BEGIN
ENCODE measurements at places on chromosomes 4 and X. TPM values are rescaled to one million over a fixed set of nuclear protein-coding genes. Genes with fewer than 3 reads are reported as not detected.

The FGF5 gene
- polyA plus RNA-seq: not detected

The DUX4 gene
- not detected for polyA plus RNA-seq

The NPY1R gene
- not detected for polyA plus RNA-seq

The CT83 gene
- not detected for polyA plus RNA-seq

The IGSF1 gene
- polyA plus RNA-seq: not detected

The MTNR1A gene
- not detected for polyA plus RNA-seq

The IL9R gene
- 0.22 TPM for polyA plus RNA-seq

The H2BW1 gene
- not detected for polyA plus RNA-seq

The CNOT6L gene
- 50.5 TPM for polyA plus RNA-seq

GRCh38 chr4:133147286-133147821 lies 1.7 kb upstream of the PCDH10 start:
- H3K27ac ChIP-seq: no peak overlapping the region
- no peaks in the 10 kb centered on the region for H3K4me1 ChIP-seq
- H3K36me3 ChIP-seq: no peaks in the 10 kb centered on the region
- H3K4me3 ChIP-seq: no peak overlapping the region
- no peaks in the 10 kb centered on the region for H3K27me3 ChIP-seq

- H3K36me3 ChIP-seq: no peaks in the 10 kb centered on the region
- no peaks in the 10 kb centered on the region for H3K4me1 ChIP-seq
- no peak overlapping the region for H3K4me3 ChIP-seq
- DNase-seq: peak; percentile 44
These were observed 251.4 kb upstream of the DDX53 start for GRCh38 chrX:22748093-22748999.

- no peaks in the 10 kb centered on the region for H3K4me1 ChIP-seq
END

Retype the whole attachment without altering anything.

ENCODE measurements at places on chromosomes 4 and X. TPM values are rescaled to one million over a fixed set of nuclear protein-coding genes. Genes with fewer than 3 reads are reported as not detected.

The FGF5 gene
- polyA plus RNA-seq: not detected

The DUX4 gene
- not detected for polyA plus RNA-seq

The NPY1R gene
- not detected for polyA plus RNA-seq

The CT83 gene
- not detected for polyA plus RNA-seq

The IGSF1 gene
- polyA plus RNA-seq: not detected

The MTNR1A gene
- not detected for polyA plus RNA-seq

The IL9R gene
- 0.22 TPM for polyA plus RNA-seq

The H2BW1 gene
- not detected for polyA plus RNA-seq

The CNOT6L gene
- 50.5 TPM for polyA plus RNA-seq

GRCh38 chr4:133147286-133147821 lies 1.7 kb upstream of the PCDH10 start:
- H3K27ac ChIP-seq: no peak overlapping the region
- no peaks in the 10 kb centered on the region for H3K4me1 ChIP-seq
- H3K36me3 ChIP-seq: no peaks in the 10 kb centered on the region
- H3K4me3 ChIP-seq: no peak overlapping the region
- no peaks in the 10 kb centered on the region for H3K27me3 ChIP-seq

- H3K36me3 ChIP-seq: no peaks in the 10 kb centered on the region
- no peaks in the 10 kb centered on the region for H3K4me1 ChIP-seq
- no peak overlapping the region for H3K4me3 ChIP-seq
- DNase-seq: peak; percentile 44
These were observed 251.4 kb upstream of the DDX53 start for GRCh38 chrX:22748093-22748999.

- no peaks in the 10 kb centered on the region for H3K4me1 ChIP-seq